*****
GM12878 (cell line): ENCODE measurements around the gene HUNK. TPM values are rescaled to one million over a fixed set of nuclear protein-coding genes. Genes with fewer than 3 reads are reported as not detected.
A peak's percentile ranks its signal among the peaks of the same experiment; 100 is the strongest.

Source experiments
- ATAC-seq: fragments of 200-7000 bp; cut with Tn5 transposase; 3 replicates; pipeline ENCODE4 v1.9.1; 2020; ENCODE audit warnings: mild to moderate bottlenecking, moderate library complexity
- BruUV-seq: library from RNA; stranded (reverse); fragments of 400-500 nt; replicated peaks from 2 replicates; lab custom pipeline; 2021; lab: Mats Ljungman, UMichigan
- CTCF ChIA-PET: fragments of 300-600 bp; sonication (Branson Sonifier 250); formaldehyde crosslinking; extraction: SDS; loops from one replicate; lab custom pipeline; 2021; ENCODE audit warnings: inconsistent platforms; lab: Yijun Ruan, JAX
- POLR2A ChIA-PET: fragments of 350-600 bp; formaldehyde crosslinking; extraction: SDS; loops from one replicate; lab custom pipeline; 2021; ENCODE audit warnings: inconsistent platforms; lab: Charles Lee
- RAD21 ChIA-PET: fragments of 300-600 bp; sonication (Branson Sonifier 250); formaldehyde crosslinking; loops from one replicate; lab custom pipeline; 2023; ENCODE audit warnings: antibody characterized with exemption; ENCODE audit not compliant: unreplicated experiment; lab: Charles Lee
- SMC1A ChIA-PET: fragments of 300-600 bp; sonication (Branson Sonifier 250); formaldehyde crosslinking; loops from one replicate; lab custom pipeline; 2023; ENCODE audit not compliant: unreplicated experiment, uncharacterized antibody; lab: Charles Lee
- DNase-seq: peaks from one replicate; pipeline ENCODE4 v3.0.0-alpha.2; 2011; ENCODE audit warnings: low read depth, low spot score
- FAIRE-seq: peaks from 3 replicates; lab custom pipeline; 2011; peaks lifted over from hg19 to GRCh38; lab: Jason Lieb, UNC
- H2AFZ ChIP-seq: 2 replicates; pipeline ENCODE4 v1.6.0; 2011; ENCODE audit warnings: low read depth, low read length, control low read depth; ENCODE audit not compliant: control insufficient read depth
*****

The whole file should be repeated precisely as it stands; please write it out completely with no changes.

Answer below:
GM12878 (cell line): ENCODE measurements around the gene HUNK. TPM values are rescaled to one million over a fixed set of nuclear protein-coding genes. Genes with fewer than 3 reads are reported as not detected.
A peak's percentile ranks its signal among the peaks of the same experiment; 100 is the strongest.

Source experiments
- ATAC-seq: fragments of 200-7000 bp; cut with Tn5 transposase; 3 replicates; pipeline ENCODE4 v1.9.1; 2020; ENCODE audit warnings: mild to moderate bottlenecking, moderate library complexity
- BruUV-seq: library from RNA; stranded (reverse); fragments of 400-500 nt; replicated peaks from 2 replicates; lab custom pipeline; 2021; lab: Mats Ljungman, UMichigan
- CTCF ChIA-PET: fragments of 300-600 bp; sonication (Branson Sonifier 250); formaldehyde crosslinking; extraction: SDS; loops from one replicate; lab custom pipeline; 2021; ENCODE audit warnings: inconsistent platforms; lab: Yijun Ruan, JAX
- POLR2A ChIA-PET: fragments of 350-600 bp; formaldehyde crosslinking; extraction: SDS; loops from one replicate; lab custom pipeline; 2021; ENCODE audit warnings: inconsistent platforms; lab: Charles Lee
- RAD21 ChIA-PET: fragments of 300-600 bp; sonication (Branson Sonifier 250); formaldehyde crosslinking; loops from one replicate; lab custom pipeline; 2023; ENCODE audit warnings: antibody characterized with exemption; ENCODE audit not compliant: unreplicated experiment; lab: Charles Lee
- SMC1A ChIA-PET: fragments of 300-600 bp; sonication (Branson Sonifier 250); formaldehyde crosslinking; loops from one replicate; lab custom pipeline; 2023; ENCODE audit not compliant: unreplicated experiment, uncharacterized antibody; lab: Charles Lee
- DNase-seq: peaks from one replicate; pipeline ENCODE4 v3.0.0-alpha.2; 2011; ENCODE audit warnings: low read depth, low spot score
- FAIRE-seq: peaks from 3 replicates; lab custom pipeline; 2011; peaks lifted over from hg19 to GRCh38; lab: Jason Lieb, UNC
- H2AFZ ChIP-seq: 2 replicates; pipeline ENCODE4 v1.6.0; 2011; ENCODE audit warnings: low read depth, low read length, control low read depth; ENCODE audit not compliant: control insufficient read depth